Thanks to Stephen Volk for a reminder that tomorrow marks the bicentenary of the birth of Edgar Allan Poe. Doesn’t matter which way you come at it, whether you see him as a giant of American literature or one of the key figures in a beloved genre, Edgar Allan Poe was The Business.
As with many a true artist, you may envy the man’s achievement but you wouldn’t want his life. His aim was to be a man of letters, not a master of the macabre. But his was a dark talent, that fed upon the negativity, conflict and disappointments of human existence and made from them something that is simultaneously grim and glorious. Loved ones suffered and died, his ventures mostly failed, and even after death his reputation suffered when an embittered rival managed to gain control of his literary estate; succeeding only, in the end, in contributing to the writer’s growing legend.
Poe moved around throughout his life, and museums and memorials have sprung up in his wake like the Children of the Hydra’s Teeth. One such stands on Seventh Street in the Spring Garden district of North Philadelphia.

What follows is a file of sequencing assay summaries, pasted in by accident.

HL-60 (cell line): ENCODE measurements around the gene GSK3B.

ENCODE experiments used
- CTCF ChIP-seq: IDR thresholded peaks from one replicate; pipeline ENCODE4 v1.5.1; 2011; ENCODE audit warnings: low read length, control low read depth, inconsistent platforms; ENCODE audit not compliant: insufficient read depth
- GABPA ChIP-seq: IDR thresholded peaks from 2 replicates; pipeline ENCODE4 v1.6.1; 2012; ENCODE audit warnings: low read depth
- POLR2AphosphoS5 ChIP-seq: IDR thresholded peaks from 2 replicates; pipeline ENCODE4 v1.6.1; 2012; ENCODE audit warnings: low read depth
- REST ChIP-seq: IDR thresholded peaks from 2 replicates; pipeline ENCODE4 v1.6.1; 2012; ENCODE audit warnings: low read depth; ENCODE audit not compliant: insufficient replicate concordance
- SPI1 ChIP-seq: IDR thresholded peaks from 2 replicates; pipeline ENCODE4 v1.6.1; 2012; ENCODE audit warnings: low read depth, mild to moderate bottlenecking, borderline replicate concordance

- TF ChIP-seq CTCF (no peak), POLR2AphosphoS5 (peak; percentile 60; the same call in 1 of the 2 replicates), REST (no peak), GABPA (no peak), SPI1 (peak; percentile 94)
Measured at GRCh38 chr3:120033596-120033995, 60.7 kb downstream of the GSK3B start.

We paid a family visit there during a follow-up trip to research my Philadelphia-set novel Red, Red Robin. I’d done the bulk of the work during a solo visit the previous year, and this time around there was less pressure and a chance for some sightseeing.
Unfurnished and stripped back to the bare materials, the Spring Garden house works in a way that recreated or restored properties often don’t; the imaginative path from now to then is shortened, not cluttered, and the bare-bones presentation has an air of truth. Though there’s no way of determining exactly which of his works were written during Poe’s time as a tenant – one year out of the six or seven he spent in Philadelphia – the layout of the cellar strongly suggests a link to The Black Cat, and the story’s publication date supports this.
As our tour party of a dozen or so stood in the cellar, our Ranger guide launched into a from-memory recitation of The Tell-Tale Heart and did it pretty well, too, with captivating gusto.
After the tour, as we wandered freely through the empty rooms on the upper floors, my daughter stepped on a loose board. The board lifted – and there beneath it, in the space between the joists, lay a large, realistic, red rubber heart.